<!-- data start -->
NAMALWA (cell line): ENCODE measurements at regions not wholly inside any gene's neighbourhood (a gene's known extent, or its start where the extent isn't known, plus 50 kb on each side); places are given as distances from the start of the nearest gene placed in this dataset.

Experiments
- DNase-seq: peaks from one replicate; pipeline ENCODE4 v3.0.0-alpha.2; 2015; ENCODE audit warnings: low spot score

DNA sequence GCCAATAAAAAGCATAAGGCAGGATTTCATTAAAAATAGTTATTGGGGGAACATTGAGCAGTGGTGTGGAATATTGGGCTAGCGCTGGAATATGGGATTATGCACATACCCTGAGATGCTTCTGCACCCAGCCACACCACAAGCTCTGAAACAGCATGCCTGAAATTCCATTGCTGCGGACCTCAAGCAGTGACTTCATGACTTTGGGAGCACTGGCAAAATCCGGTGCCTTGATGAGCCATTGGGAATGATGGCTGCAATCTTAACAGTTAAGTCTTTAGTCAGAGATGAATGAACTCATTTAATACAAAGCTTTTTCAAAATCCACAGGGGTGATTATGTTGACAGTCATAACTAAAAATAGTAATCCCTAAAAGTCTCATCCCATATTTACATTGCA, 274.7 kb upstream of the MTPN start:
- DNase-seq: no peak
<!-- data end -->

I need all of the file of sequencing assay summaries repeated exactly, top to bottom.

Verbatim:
NAMALWA (cell line): ENCODE measurements at regions not wholly inside any gene's neighbourhood (a gene's known extent, or its start where the extent isn't known, plus 50 kb on each side); places are given as distances from the start of the nearest gene placed in this dataset.

Experiments
- DNase-seq: peaks from one replicate; pipeline ENCODE4 v3.0.0-alpha.2; 2015; ENCODE audit warnings: low spot score

DNA sequence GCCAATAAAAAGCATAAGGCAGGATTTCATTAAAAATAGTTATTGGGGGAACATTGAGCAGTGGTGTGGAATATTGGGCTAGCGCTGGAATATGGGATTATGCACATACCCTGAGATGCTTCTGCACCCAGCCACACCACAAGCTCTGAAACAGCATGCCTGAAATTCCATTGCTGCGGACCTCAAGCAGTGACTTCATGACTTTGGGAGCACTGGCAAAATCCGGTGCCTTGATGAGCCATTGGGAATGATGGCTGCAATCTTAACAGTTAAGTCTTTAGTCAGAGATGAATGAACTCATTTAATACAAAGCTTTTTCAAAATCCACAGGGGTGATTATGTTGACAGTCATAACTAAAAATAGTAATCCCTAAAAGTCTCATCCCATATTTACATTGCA, 274.7 kb upstream of the MTPN start:
- DNase-seq: no peak